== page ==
In actuality, today we use neither. Instead, we use a second NPN transistor.

  2. Your explanation reminds me of Bob Pease’s columns in EDN back in the day. I used to turn to Bob’s column first thing when EDN landed on my desk. I had a filing cabinet drawer full of his columns that i kept for reference.
    You both have a way of explaining things that cuts through a lot of the bull to get to the heart of things.

    1. Boy does that take me back! I also read just about every one of Bob Pease’s articles in Electronic Design. Lots of “knowledge nuggets” from Bob and was saddened to hear of his passing many years ago (hard to believe that was in 2011). There was also an especially bright and excellent teacher of difficult stuff named Jim Williams who used to work for Linear Tech. I once attended a seminar that he taught and was in awe at this ability to take very complex stuff and boil it down to its essence. Just noticed Jim died in 2011 too! And check out this crazy coincidence from Wikipedia “Pease was killed in the crash of his 1969 Volkswagen Beetle, on June 18, 2011.He was leaving a gathering in memory of Jim Williams.”

      Great memories for sure.

  3. Its been a while since I’ve seen hand drawn schematics. Nice!
    Simple schematic topology yes. What makes one different over another is little details like the transfer characteristics of the transistors which change as the device heats up. And then the other dirty little secret was to use a “high speed” low-impedance regulated linear power supply to keep the + / – rails stiff even under heavy current draw.
    The 1N4148 was pretty new to consumer gear in the 70s-80s-90s. It had slightly improved characteristics over the 1N914 and cost a little bit more. They pretty much are the same thing now.

      1. I think the 1N4153 is now obsolete. I have them in the clipping circuit in my Big Muff. I believe the 4153 has lower capacitance than the 4148…

  4. I feel like I’m back in engineering school. It’s nice to have a post like this once in a while.

    It will probably take me a while to digest this analog circuit that these two commenters and Paul have been discussing but I’m gonna have a lot of fun reviewing the schematic slowly.

    Thanks Paul

    1. I’m staring at that second circuit diagram, and I see an arrow representing current flowing in. Where is the output current arrow? See, I have no idea what’s going on.

        1. Thanks Tim. So the output arrow is above resister RB. In the circuit loop containing RE and LED1, are the electrons moving clockwise or counterclockwise?

          1. With regard to transistors, there are two types… NPN and PNP and there are times when you need to use one type or the other in your particular design. The three terminals are called the Emitter, Base and Collector. In this case the current flows from the Collector and is controlled by the Base bias allowing current to flow down through the Emitter to the Emitter Resistor which is the output of this circuit. That really doesn’t explain how the circuit operates or exactly what its function is but it may give you some idea of basic transistor terminology. Hope that I didn’t confuse you even more and when you asked your question.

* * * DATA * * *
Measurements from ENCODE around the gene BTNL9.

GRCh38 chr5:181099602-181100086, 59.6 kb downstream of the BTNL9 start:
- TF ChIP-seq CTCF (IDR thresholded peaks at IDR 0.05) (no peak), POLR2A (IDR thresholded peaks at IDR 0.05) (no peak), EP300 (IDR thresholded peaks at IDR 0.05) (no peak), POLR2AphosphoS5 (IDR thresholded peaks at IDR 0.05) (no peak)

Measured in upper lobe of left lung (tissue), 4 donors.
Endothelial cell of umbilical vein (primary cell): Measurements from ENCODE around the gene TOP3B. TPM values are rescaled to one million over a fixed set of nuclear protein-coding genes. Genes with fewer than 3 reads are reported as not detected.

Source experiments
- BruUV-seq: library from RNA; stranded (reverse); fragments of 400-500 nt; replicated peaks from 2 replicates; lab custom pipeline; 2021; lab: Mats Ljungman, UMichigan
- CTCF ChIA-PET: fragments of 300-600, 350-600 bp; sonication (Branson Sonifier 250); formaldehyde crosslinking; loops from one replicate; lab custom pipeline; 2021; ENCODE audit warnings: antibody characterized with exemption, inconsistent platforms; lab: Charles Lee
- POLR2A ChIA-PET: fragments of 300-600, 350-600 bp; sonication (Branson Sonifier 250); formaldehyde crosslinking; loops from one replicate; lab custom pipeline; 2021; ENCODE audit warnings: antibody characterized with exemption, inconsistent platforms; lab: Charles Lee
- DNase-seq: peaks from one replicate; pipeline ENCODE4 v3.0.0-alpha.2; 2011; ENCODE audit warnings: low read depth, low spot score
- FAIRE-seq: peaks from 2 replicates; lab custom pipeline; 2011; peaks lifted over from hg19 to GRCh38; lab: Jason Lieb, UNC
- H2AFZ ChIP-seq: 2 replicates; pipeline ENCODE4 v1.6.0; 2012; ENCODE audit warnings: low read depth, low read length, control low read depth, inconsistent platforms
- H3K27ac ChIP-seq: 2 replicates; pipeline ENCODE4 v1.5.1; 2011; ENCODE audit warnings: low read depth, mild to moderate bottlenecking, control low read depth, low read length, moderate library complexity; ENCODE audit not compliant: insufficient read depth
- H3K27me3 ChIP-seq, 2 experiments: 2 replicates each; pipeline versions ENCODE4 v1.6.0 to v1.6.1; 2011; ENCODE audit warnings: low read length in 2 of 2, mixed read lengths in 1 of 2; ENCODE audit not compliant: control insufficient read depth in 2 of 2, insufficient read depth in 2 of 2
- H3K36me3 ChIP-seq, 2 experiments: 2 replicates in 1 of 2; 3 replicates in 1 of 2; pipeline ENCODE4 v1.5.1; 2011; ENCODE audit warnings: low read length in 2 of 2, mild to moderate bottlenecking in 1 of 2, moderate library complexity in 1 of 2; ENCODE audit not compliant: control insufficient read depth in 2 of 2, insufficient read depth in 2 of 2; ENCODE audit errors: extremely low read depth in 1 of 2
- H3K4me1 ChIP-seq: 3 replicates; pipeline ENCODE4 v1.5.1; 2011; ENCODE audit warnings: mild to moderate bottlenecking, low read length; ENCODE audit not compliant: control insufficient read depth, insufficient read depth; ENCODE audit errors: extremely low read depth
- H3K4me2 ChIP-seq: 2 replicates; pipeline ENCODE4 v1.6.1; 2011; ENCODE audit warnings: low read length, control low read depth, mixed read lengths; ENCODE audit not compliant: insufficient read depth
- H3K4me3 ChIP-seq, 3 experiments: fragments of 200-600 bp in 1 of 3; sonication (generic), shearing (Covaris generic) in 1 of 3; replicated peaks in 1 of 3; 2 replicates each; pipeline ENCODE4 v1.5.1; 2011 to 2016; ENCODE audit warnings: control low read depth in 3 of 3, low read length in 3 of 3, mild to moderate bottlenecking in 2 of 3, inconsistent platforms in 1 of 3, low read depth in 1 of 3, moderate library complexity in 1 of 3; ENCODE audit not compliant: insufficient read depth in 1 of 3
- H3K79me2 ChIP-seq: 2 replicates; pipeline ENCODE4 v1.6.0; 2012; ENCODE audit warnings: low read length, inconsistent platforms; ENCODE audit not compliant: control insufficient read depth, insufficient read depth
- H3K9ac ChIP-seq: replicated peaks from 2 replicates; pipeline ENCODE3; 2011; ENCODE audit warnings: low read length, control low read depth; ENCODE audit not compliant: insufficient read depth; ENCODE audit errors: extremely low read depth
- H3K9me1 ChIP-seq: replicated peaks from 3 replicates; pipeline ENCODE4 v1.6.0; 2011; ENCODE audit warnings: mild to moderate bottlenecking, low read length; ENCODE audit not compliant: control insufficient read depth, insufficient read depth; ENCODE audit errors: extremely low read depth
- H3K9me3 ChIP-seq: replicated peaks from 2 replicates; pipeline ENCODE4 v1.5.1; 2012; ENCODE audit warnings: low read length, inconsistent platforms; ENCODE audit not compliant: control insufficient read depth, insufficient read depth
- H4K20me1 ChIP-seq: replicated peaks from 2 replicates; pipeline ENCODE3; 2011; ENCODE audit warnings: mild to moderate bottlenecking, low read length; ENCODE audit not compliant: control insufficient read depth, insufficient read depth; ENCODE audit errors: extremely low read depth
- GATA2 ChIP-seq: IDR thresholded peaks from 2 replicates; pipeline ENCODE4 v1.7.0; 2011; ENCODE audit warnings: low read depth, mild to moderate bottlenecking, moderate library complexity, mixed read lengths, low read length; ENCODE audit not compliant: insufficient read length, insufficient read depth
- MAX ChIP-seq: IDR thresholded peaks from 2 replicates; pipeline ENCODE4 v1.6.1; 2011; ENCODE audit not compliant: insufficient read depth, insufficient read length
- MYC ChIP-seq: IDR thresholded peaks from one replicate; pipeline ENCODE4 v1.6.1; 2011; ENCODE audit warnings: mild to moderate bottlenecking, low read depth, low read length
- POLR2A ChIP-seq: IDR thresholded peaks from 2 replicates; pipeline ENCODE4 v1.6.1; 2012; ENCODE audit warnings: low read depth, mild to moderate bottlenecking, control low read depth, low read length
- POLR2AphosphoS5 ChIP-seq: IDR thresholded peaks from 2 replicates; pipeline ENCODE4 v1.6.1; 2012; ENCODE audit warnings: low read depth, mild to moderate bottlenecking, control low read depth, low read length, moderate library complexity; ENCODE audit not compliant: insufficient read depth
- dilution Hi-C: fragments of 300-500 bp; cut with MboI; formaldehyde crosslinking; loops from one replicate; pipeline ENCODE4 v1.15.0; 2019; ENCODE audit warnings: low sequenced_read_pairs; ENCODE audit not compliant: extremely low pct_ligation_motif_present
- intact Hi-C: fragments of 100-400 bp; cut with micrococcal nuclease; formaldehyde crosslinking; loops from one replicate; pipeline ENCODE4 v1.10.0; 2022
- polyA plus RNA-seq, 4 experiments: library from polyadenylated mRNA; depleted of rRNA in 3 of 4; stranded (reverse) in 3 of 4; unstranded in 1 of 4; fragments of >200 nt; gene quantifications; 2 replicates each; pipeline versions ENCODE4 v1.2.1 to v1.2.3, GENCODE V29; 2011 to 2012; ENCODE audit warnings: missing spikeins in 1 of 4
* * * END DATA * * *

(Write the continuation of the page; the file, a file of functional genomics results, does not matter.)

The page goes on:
1. Thanks stimpy2. Knowing that RE is the output is a great help to me. It now makes sense. Maybe if the circuit had a picture of a speaker driver instead of a resister, this dummy would have gotten it. LOL

              1. Maybe Paul could create and sell an educational video like he did for the PowerPlant, in which he shrinks himself down and rides on electrons through transformers, resistors, capacitors, vacuum tubes, diodes, transistors, Jfets and other circuit components so dummies like me can understand how they work.

                1. I hope everyone here does realize that except for vacuum tubes electrons don’t flow anywhere. Current is NOT the flow of electrons but the flow of electrical energy. The energy is transferred from electron to electron in the metal wire, but electrons do NOT flow through the wire. So think in terms of current flow, energy flow, but NOT electron flow!

                  1. Tony, thanks for the reminder. Yes, it’s the electrical charge that moves through the circuit, not the electrons. The electrons only move a tiny distance as they carry the charge and transfer it to neighboring electrons. In the video Paul could be a charge (packet of energy) riding electrons for short distances and then jumping from electron to electron. Yes, I know electrons aren’t exactly particles. They are also wavelike, so maybe Paul can surf the electromagnetic wave. LOL

                    1. Clarification to my statement that electrons only move a tiny distance: In a DC circuit free electrons do move (drift), albeit very slowly, through the entire length of the wire as long as voltage is applied. But the transfer of electrical charge from electron to electron happens at near light speed.